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Author Topic: Solar powered railway infrastructure - a first?  (Read 437 times)
grahame
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« on: August 24, 2019, 05:09:35 am »

From the Mail Online

Quote
World's first solar-powered train line is turned on in Hampshire with 100 panels providing energy for lights and signalling systems

A solar farm of more than 100 panels in Hampshire has been plugged into a stretch of track in Hampshire in a world first. 

The stretch of track near Aldershot was today receiving 30kW from a nearby solar farm.

The renewable electricity will be used to provide energy for the signalling and lights on Network Rail's Wessex route.

It is hoped it can be the first step in establishing the necessary infrastructure for trains that are directly powered by solar energy.


Need to be careful in reading the claims - it's the signalling and lighting being done by solar panels in Hampshire - there is already a solar train in Australia, as previously covered.  And of course a proportion of the National Grid feeds are solar (with the now significant renewable contribution) anyway. 

The Byron Bay Railroad Company has now carried over 100,000 passengers between North Beach and Byron Beach. Trains run hourly from 10.00 to 17.00, taking about 10 minutes for the 3km trip; speeds are similar to those achieved on a British heritage railway. The route is mostly very straight and very flat.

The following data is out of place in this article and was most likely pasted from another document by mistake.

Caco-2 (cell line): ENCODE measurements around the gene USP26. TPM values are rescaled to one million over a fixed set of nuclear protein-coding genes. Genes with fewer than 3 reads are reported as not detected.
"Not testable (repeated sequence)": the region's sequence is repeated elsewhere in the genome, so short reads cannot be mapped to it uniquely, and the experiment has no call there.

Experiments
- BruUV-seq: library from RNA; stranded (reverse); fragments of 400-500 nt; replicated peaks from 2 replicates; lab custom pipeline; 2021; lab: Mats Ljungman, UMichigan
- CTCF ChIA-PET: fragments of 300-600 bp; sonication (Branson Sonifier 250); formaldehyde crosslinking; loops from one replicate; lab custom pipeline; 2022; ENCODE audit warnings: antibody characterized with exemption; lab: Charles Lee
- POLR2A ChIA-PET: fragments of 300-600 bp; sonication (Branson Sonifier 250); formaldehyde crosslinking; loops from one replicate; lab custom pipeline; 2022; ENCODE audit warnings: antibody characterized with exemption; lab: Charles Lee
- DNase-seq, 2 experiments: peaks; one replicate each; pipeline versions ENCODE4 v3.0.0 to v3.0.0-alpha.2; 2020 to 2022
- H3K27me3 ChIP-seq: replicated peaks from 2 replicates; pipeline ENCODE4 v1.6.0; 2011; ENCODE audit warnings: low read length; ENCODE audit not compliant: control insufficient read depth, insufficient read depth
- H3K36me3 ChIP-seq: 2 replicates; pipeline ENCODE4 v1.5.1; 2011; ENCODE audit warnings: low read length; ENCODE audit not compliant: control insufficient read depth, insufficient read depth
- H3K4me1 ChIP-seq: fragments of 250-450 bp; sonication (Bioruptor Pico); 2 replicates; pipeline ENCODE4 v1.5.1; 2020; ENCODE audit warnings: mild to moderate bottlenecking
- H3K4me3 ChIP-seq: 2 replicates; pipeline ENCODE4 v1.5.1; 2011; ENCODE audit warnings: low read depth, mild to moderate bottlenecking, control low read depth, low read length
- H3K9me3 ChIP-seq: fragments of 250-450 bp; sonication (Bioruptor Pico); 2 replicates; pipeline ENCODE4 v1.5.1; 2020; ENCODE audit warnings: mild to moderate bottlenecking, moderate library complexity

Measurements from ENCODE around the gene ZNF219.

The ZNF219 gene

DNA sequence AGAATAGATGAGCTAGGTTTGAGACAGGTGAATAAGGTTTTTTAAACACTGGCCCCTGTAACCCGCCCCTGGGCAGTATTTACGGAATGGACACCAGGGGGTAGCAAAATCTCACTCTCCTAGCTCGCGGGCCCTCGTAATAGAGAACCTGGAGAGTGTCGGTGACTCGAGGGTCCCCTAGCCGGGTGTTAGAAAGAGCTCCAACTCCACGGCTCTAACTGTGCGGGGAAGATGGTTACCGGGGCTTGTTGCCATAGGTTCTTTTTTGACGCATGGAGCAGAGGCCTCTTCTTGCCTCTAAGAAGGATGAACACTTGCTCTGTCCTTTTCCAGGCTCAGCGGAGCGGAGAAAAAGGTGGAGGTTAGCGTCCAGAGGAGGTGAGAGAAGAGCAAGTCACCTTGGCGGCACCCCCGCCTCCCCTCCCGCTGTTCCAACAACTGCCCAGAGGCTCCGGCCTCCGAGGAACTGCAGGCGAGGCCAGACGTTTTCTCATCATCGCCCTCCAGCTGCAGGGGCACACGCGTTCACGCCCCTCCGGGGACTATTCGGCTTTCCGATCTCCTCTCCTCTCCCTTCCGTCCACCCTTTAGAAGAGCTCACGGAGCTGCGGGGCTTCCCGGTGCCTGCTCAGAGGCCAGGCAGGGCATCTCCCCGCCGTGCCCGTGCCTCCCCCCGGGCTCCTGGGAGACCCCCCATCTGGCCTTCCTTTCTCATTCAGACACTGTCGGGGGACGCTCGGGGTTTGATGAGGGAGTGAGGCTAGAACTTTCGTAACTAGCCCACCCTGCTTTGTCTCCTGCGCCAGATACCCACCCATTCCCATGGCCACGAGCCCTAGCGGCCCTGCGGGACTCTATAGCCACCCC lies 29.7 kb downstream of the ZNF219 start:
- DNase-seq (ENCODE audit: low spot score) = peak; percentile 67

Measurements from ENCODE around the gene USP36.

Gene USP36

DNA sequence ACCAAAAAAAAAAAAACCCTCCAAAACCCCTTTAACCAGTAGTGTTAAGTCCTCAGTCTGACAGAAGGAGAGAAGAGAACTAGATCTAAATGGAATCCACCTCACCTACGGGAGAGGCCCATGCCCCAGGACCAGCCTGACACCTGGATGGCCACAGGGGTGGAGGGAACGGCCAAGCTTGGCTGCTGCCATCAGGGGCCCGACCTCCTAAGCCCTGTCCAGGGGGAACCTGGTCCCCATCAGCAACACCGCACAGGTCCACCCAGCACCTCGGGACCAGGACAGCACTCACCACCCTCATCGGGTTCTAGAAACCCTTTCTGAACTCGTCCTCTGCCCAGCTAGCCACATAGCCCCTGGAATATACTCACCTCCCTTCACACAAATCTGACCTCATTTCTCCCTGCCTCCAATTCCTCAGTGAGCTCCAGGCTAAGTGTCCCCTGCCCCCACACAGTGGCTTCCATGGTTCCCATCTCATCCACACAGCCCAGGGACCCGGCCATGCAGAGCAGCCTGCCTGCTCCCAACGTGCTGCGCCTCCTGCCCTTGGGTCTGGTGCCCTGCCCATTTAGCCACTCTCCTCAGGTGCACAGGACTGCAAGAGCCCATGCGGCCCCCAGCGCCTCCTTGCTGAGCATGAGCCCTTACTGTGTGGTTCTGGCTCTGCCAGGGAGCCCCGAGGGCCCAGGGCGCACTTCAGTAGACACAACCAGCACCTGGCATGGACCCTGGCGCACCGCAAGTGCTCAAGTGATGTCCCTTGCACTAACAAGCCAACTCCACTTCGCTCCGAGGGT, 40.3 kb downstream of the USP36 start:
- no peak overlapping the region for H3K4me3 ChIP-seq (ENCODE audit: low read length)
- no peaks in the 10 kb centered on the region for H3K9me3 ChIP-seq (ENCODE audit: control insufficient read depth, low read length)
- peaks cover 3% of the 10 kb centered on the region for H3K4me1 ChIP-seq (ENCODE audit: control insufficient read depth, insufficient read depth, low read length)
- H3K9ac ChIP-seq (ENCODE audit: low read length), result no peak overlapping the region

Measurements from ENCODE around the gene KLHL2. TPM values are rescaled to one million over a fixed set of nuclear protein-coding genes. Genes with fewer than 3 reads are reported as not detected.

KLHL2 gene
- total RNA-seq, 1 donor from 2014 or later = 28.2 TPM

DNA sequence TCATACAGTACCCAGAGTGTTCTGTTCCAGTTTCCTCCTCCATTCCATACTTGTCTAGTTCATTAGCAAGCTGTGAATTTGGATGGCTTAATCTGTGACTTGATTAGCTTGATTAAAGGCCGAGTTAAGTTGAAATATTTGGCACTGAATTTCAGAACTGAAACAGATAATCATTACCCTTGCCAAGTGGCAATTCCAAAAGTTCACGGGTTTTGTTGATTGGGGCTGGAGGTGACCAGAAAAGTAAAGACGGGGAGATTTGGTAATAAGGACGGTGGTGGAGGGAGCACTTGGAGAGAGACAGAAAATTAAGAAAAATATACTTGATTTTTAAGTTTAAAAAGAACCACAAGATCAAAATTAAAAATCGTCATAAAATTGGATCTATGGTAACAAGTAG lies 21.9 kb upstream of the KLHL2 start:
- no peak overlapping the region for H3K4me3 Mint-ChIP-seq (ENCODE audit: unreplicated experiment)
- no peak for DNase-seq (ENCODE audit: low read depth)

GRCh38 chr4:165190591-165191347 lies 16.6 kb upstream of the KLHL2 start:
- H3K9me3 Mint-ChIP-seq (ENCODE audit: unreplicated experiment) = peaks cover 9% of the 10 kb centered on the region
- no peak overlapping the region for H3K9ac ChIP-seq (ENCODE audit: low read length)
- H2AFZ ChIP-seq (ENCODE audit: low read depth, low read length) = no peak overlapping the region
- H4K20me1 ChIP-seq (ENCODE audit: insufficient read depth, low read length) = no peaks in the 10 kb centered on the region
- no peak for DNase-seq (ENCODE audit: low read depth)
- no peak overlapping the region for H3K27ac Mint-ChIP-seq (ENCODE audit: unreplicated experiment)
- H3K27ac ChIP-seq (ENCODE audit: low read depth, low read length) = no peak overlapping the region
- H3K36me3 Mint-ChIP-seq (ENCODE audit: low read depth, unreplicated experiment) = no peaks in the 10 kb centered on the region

The company describes its operations as 'carbon positive'. Solar panels on their operational buildings produce up to 30kW, and those on the roof of the train can provide an additional 6.5kW; there is a significant energy surplus. The train also recovers about 25% of its energy through regenerative braking. The 77kWh traction battery holds sufficient energy for 12-15 runs without recharging.

The service is provided by a single two-car NSW class 600/700 unit, consisting of railmotor 661 and trailer 726.  One of the Cummins NT855-R2 diesel engines has been removed from 661 to make space for the battery; the other is retained as a backup.

These units may be particularly suitable for this mode of operation: they were built at Chullora Workshops (which had expertise in aircraft fabrication having built Bristol Beaufort bombers during the war) and consist of an aluminium body bolted to a lightweight steel frame.

Could this technology, or a version of it, be used in Britain?